The most important predictor of student success is the encouragement they receive from their parents when learning at home. When parents are engaged in their children’s education, students have the motivation to finish their assignments and grow up in an environment that values learning.

Parent involvement is parents and teachers sharing a responsibility to help their children learn and accomplish goals in their education. When a parent commits to prioritizing their child’s educational goals, and teachers commit to listening and providing a learning space for the child and parent, the child is more likely to have academic success.  By both parents and teachers involving themselves in a child’s education, they can bring perspectives to the table that enrich the child’s learning experience.

Parent involvement in a child’s education has been supported in countless studies and reports. Academic achievement has been shown to increase when parents are involved in their child’s education. Parent involvement can lead to a child’s better classroom behavior. But there is a fine line between supporting your child’s education and overstepping on their independence.

A set of recent surveys found a current increase in parent involvement in today’s world. One survey found that two-thirds of parents say they are more involved in their child’s education today than ever before. This is most likely due to the increase in children attending school online instead of in-person. Another survey reported that almost 80% of parents have taken a bigger role in their child’s education in recent months.

The American Psychology Association calls for a shared responsibility between parents and teachers to support a child’s education. “[Parents] and school staff working together to support and improve the learning, development and health of children and adolescents.”

These are a few tips on how to maintain balanced parent involvement. 

A child doing homework on papers

As a parent, it can be tempting to invest all your energy and time into your child’s coursework. But, this can take away from their educational experience when too much of it is taken over by you. Balance your involvement in your child’s education and giving them the freedom to set and achieve their own goals.

Know when to give your child space.

You are not there to solve their problems and move on, you are there to help them build their own ability to independently solve the problem again in the future. Listen to your child’s own goals and encourage them to strive for achievement by following their own directives.

Maintain a relationship with your child’s teacher.

Teacher-parents collaboration demonstrates a commitment from both the teacher and you to improve your child’s academic performance. You are not the boss of your child’s teacher. You need to build a parent-teacher partnership.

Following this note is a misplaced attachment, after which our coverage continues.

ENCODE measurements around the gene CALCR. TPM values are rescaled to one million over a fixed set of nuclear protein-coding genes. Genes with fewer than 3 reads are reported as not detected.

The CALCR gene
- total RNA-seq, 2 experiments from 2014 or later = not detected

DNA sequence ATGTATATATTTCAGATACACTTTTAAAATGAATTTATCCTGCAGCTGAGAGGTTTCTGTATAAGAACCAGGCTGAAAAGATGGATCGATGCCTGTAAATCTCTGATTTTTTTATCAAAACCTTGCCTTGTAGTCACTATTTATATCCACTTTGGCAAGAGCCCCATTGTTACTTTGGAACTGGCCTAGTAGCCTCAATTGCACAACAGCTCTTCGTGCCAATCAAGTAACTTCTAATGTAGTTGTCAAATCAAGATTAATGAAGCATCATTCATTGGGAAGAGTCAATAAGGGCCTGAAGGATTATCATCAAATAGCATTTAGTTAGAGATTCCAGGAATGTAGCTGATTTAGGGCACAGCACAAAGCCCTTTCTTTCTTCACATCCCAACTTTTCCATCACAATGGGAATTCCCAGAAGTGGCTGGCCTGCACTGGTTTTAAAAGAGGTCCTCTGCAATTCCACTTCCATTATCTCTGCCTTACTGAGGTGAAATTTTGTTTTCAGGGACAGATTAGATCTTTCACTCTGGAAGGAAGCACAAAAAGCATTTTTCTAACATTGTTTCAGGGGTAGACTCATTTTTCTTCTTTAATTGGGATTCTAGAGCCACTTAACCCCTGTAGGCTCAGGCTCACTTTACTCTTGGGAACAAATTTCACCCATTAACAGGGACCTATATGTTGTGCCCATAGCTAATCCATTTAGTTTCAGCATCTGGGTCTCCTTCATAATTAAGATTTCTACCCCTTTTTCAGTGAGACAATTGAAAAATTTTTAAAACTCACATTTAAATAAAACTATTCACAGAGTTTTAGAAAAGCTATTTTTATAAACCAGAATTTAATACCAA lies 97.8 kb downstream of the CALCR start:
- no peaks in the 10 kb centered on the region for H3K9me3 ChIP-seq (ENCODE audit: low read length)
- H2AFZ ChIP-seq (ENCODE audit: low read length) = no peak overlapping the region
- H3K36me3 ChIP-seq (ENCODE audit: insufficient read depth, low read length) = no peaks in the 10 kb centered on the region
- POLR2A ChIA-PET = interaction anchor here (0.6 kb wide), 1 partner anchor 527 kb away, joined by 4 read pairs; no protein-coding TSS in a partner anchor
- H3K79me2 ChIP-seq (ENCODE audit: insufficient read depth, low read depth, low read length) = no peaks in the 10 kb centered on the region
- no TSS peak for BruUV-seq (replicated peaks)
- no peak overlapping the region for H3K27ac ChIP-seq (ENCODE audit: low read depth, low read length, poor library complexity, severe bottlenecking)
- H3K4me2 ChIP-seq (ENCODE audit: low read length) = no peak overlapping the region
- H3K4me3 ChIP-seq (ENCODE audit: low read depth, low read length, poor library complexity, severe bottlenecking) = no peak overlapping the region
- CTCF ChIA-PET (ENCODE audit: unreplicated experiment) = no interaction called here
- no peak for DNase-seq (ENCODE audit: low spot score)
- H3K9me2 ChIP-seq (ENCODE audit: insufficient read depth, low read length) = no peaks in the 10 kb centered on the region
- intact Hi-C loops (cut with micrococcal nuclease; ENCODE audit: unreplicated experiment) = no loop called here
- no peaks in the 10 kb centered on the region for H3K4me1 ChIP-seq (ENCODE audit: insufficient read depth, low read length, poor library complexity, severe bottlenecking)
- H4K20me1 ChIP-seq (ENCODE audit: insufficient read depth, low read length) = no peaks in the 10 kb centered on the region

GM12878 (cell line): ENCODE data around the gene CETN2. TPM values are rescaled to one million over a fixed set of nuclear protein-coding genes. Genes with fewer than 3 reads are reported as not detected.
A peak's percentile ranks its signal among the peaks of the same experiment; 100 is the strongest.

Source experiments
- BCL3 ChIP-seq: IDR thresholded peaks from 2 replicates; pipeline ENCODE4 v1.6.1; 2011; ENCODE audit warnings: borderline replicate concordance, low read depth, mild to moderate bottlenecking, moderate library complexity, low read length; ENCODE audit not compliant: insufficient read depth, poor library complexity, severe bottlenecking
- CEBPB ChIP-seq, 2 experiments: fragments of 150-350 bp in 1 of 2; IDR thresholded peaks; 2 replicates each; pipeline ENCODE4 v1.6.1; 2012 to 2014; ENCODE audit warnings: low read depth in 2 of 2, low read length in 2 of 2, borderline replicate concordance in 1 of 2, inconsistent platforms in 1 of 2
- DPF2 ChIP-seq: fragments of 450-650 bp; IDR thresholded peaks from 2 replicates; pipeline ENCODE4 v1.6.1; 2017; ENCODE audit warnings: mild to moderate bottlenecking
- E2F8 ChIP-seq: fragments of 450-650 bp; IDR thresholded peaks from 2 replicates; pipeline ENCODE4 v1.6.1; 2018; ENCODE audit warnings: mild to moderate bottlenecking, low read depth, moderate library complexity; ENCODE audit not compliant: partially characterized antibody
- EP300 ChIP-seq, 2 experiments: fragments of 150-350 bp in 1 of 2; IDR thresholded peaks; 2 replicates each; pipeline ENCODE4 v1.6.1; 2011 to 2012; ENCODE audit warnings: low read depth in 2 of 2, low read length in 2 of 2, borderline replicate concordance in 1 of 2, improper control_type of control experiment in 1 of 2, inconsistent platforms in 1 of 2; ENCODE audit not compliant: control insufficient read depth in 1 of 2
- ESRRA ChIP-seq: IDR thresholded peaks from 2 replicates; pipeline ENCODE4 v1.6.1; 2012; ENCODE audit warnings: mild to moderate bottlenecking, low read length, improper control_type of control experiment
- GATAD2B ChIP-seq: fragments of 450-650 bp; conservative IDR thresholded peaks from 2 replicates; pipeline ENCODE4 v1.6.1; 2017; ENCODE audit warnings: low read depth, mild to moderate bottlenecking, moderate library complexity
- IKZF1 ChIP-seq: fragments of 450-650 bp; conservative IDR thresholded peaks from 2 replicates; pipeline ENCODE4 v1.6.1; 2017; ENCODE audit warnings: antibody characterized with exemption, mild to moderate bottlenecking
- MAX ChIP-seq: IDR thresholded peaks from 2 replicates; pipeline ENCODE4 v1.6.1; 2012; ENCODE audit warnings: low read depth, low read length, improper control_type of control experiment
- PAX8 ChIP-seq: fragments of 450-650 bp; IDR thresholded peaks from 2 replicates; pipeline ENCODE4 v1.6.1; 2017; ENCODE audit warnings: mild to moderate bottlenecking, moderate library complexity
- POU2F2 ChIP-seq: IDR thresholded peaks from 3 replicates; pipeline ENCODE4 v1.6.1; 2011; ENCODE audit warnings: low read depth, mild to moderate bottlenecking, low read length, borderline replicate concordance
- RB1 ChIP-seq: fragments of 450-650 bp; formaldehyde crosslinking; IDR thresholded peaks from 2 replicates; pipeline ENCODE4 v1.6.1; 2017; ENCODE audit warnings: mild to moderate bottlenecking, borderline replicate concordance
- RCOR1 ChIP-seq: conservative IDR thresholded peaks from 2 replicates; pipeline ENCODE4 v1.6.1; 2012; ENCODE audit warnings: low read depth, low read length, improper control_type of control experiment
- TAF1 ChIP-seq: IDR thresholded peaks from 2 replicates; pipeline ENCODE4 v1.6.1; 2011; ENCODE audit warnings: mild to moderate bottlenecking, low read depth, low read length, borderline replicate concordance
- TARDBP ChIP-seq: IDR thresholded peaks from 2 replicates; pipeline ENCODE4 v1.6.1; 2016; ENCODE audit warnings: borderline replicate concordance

Working together with your child’s teacher can improve your understanding of your child and the progress they are making in their education. This goes both ways. If you notice your child falling behind on their work and struggling when out of contact with their teacher, you need to communicate that with the teacher. By keeping each other informed, you can both come up with ways to respond to your child’s struggles.

How to communicate with your child’s teacher

  • Converse about different strategies the teacher can use during class time. These strategies can be tweaked over time based on your child’s progress and learning styles.
  • Learning styles can be explored through different activities, questionnaires, and preliminary tests. Teachers often need help identifying learning styles in the form of a tool or device. Consider your child’s weaknesses and strengths. Keep in mind that student answers on questionnaires can be biased due to students’ misunderstandings and desired expectations.
  • Inform your child of the process. They may know their own learning styles and preferences more than you or their teacher does.

Academic Activities to Do at Home With Your Child:

  • Read together at home
  • Work through practice logic problems/puzzles
  • Help your child work on homework assignments
  • Monitor your child’s homework completion
  • Talk with your child about their classes on a daily basis
  • Encourage your child on successes and support them on poor performances
  • Demonstrate in your own life how important education is for both you and your child
  • Problem-solve with your child instead of giving them all the answers
  • Create a time and place for study

Other Activities to Do at Home With Your Child:

  • Practice healthy coping skills when your child is frustrated
  • Find ways to help your child stay motivated and keep from getting distracted
  • Attend parent-teacher meetings

Two children writing on papers on a wooden table

In 1992, educator Armendia Dixon wrote, “Parental involvement, in almost any form, produces measurable gains in student achievement.” And it holds true today. Keep in mind that you are the ultimate motivation for your child to succeed.

Balancing your involvement in your child’s education not only helps your child achieve more academically, but it also lifts teacher morale and enables you to make a difference in your child’s education while giving them the freedom to set and achieve their own goals.